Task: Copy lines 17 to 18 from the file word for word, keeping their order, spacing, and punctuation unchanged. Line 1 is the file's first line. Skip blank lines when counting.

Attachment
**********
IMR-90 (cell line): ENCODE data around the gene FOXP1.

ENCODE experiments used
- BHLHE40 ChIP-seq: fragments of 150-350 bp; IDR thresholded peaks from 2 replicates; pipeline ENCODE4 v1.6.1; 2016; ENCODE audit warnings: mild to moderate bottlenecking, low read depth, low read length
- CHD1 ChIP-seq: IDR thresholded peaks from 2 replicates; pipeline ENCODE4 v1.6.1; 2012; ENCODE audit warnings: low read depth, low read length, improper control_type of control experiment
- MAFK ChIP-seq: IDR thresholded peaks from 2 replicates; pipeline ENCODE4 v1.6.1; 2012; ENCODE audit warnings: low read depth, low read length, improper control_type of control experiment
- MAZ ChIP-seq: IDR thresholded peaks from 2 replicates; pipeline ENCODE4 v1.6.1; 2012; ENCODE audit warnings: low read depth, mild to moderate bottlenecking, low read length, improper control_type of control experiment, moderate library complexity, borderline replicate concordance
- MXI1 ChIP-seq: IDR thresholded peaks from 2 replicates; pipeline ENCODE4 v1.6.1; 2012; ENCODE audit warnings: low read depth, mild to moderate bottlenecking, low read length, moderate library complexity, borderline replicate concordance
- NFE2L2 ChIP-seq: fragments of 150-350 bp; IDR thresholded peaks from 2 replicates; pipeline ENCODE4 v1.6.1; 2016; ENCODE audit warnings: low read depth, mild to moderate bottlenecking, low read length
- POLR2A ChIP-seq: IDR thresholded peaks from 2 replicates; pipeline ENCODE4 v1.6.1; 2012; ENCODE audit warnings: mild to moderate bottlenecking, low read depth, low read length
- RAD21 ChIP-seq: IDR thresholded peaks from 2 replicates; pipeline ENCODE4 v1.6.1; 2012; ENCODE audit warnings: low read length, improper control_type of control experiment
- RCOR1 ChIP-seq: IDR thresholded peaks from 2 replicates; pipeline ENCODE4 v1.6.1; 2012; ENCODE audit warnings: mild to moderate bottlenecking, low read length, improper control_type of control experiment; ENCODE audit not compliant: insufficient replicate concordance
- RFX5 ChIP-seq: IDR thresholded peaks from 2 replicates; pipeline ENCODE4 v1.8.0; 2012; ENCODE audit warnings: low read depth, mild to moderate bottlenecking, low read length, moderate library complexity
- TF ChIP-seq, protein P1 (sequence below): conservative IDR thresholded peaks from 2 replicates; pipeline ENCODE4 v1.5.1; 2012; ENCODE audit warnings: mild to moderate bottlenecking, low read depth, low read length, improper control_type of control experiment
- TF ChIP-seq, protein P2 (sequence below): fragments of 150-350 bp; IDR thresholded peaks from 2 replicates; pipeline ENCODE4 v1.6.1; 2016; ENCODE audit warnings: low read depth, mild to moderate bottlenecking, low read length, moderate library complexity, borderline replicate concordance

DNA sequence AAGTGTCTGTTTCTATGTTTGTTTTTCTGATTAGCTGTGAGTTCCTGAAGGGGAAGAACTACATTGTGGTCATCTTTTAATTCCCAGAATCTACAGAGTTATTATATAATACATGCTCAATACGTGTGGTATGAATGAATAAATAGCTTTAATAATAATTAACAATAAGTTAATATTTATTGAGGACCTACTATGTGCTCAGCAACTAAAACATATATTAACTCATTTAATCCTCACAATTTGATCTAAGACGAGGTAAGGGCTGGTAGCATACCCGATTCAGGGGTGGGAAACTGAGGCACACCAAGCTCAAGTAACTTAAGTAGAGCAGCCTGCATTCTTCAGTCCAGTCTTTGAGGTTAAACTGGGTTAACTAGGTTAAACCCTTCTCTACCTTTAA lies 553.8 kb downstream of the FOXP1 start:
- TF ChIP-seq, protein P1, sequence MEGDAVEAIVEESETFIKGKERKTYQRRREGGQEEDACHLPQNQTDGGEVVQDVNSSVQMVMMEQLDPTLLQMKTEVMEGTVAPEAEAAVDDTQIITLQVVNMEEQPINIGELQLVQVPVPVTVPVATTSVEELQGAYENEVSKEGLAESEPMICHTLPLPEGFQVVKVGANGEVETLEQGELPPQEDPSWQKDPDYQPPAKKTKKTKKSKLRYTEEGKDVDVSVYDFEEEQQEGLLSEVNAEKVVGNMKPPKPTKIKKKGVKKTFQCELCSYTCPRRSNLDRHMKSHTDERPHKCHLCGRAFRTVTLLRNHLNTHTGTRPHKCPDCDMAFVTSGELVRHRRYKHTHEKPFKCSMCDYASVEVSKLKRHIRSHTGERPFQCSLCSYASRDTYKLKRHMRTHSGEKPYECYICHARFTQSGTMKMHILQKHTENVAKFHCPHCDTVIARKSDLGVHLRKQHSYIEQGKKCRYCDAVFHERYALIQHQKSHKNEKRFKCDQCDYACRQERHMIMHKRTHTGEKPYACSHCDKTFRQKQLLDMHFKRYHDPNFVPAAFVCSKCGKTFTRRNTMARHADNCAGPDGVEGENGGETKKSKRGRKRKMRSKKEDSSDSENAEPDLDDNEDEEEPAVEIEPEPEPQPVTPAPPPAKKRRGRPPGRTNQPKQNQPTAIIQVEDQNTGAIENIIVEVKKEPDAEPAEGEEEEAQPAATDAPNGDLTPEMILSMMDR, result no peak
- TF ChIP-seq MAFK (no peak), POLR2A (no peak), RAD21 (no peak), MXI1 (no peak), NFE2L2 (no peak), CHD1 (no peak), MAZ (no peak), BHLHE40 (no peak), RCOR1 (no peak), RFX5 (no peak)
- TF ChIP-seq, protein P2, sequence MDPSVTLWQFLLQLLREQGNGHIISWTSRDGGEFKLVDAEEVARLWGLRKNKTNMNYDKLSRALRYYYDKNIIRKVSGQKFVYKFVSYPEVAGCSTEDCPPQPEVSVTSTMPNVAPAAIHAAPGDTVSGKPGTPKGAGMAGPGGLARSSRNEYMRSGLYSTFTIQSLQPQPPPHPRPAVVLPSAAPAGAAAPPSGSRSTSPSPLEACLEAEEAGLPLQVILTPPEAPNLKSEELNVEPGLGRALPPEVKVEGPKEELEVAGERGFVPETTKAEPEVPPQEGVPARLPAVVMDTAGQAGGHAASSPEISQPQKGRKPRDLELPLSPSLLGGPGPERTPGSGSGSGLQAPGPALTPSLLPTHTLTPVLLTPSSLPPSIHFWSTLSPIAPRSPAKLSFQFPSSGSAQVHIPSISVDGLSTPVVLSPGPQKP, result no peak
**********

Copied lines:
- TF ChIP-seq MAFK (no peak), POLR2A (no peak), RAD21 (no peak), MXI1 (no peak), NFE2L2 (no peak), CHD1 (no peak), MAZ (no peak), BHLHE40 (no peak), RCOR1 (no peak), RFX5 (no peak)
- TF ChIP-seq, protein P2, sequence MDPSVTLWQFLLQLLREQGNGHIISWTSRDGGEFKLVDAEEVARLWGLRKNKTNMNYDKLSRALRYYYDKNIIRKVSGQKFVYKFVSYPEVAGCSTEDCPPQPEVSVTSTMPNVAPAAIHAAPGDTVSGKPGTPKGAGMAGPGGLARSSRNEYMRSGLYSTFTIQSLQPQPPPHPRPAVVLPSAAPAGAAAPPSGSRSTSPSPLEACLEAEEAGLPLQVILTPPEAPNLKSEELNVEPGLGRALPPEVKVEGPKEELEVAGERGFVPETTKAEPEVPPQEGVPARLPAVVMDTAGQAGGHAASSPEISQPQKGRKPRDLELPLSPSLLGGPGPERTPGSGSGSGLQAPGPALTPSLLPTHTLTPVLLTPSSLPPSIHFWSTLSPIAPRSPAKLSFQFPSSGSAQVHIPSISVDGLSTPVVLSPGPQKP, result no peak